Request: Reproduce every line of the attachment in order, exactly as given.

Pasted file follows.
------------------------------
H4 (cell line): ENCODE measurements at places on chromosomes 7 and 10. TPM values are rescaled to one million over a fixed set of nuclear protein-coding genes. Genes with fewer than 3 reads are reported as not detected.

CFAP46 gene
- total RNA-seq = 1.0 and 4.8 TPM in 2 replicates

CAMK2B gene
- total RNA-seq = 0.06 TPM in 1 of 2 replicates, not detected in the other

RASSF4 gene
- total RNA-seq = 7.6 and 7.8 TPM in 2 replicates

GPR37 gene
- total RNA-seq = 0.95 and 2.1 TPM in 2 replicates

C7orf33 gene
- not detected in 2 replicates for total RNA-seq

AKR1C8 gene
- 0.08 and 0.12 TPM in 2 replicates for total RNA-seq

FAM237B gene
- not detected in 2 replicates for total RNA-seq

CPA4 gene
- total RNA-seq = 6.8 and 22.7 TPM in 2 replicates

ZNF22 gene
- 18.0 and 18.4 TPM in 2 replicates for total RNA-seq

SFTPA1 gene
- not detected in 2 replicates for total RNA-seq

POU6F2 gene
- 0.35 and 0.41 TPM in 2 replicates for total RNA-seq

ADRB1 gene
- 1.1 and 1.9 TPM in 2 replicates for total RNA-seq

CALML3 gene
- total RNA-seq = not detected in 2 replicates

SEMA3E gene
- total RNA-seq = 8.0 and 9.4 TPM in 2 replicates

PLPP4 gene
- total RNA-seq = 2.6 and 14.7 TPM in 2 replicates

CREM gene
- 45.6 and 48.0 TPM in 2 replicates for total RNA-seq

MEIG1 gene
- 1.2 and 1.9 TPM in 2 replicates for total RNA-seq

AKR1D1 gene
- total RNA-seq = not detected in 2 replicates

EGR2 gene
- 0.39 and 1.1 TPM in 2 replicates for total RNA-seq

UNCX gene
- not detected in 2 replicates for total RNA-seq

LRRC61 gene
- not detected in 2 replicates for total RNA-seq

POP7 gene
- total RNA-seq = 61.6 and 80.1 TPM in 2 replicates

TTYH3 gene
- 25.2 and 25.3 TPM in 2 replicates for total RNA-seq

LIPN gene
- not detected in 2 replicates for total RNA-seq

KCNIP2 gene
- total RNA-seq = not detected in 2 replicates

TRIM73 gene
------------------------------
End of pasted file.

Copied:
H4 (cell line): ENCODE measurements at places on chromosomes 7 and 10. TPM values are rescaled to one million over a fixed set of nuclear protein-coding genes. Genes with fewer than 3 reads are reported as not detected.

CFAP46 gene
- total RNA-seq = 1.0 and 4.8 TPM in 2 replicates

CAMK2B gene
- total RNA-seq = 0.06 TPM in 1 of 2 replicates, not detected in the other

RASSF4 gene
- total RNA-seq = 7.6 and 7.8 TPM in 2 replicates

GPR37 gene
- total RNA-seq = 0.95 and 2.1 TPM in 2 replicates

C7orf33 gene
- not detected in 2 replicates for total RNA-seq

AKR1C8 gene
- 0.08 and 0.12 TPM in 2 replicates for total RNA-seq

FAM237B gene
- not detected in 2 replicates for total RNA-seq

CPA4 gene
- total RNA-seq = 6.8 and 22.7 TPM in 2 replicates

ZNF22 gene
- 18.0 and 18.4 TPM in 2 replicates for total RNA-seq

SFTPA1 gene
- not detected in 2 replicates for total RNA-seq

POU6F2 gene
- 0.35 and 0.41 TPM in 2 replicates for total RNA-seq

ADRB1 gene
- 1.1 and 1.9 TPM in 2 replicates for total RNA-seq

CALML3 gene
- total RNA-seq = not detected in 2 replicates

SEMA3E gene
- total RNA-seq = 8.0 and 9.4 TPM in 2 replicates

PLPP4 gene
- total RNA-seq = 2.6 and 14.7 TPM in 2 replicates

CREM gene
- 45.6 and 48.0 TPM in 2 replicates for total RNA-seq

MEIG1 gene
- 1.2 and 1.9 TPM in 2 replicates for total RNA-seq

AKR1D1 gene
- total RNA-seq = not detected in 2 replicates

EGR2 gene
- 0.39 and 1.1 TPM in 2 replicates for total RNA-seq

UNCX gene
- not detected in 2 replicates for total RNA-seq

LRRC61 gene
- not detected in 2 replicates for total RNA-seq

POP7 gene
- total RNA-seq = 61.6 and 80.1 TPM in 2 replicates

TTYH3 gene
- 25.2 and 25.3 TPM in 2 replicates for total RNA-seq

LIPN gene
- not detected in 2 replicates for total RNA-seq

KCNIP2 gene
- total RNA-seq = not detected in 2 replicates

TRIM73 gene